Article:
n Cabo - From vine to wine : early wine-making in Table Valley and beyond

Volume 2015, Issue 1
  • ISSN : 0379-4830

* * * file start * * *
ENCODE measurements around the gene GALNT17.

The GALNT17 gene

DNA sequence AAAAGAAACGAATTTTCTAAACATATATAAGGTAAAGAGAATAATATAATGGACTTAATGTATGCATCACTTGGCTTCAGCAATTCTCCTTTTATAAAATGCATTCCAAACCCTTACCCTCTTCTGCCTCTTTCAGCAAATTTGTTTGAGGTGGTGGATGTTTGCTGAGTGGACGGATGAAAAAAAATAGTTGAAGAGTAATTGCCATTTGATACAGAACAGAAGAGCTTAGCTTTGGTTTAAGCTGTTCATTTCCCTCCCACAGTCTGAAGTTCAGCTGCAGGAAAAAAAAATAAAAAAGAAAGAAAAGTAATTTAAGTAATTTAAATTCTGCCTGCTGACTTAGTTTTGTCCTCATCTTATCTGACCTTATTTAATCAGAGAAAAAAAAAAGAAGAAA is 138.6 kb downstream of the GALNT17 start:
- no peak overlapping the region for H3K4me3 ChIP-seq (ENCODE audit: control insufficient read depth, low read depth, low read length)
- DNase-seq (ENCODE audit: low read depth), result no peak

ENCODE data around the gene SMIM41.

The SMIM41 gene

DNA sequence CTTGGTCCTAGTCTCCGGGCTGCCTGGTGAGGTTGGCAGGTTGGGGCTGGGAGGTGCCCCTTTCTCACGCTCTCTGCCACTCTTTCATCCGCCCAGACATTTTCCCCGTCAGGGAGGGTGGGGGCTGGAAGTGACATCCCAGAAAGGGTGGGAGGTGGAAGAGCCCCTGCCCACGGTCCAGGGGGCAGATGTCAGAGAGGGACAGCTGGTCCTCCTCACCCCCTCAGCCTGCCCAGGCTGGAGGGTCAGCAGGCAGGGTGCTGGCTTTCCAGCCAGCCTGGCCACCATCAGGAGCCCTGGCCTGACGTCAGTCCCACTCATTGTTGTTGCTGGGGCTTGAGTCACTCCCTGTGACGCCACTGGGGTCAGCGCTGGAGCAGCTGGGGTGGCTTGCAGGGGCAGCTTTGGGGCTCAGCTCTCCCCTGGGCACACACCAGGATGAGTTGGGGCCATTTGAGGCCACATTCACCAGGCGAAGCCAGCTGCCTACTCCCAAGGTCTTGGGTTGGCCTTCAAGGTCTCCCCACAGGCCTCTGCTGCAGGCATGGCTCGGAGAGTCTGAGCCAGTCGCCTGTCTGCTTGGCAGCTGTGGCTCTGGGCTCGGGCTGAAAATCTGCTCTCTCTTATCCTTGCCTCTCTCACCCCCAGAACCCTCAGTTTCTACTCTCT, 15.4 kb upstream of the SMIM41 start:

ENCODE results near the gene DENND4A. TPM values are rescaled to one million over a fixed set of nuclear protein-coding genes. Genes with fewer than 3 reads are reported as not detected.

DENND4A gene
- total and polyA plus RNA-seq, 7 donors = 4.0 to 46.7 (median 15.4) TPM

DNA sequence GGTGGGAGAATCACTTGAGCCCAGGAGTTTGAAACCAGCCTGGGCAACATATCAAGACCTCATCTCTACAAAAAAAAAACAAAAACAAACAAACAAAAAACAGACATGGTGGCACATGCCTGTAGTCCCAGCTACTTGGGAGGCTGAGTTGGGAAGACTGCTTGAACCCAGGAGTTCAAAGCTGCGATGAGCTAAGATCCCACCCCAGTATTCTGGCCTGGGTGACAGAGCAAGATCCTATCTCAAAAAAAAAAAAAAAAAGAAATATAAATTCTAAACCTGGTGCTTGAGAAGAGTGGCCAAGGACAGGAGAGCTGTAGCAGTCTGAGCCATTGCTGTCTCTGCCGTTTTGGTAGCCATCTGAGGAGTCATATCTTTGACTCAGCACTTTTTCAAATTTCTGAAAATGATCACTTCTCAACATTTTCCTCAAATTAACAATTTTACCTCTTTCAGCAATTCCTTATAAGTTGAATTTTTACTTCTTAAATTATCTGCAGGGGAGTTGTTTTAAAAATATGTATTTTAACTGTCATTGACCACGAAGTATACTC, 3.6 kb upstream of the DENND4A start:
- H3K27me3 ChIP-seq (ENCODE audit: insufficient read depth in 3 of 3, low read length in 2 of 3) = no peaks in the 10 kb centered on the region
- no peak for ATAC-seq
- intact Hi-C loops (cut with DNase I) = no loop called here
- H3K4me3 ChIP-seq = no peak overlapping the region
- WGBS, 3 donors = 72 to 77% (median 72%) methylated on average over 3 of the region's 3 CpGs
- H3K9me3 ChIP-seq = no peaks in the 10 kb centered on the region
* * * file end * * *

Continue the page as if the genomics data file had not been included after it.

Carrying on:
The planting of vines at the Cape started a few years after Jan van Riebeeck had established an outpost of the Dutch East India Company (VOC) at "De Kaapsche Vlek" on the southern tip of Africa. In July of 1655, at van Riebeeck's request, three containers of vine cuttings and seeds arrived from the Company in Holland. The Dutch themselves were not producers of wine but acted as middlemen, shipping French, Spanish and Rhine wines to countries around Europe and England, so it was easy enough for the VOC administrators to send vine slips to the Cape. Thus arrived the first batch of vine cuttings, most likely - the matriarch of the majority of old world cultivars and the primary source of wine and table grapes. There is no real certainty as to which specific cultivars were initially sent to the Cape, and for the following century there is a lack of clarity about exactly which grapes were grown here. However, experts seem to agree that Greengrape (Semillon), White French (Palomino), Steen (Chenin Blanc) and Hanepoot (Muscat of Alexandria) were the most likely cultivars first grown at the Cape.

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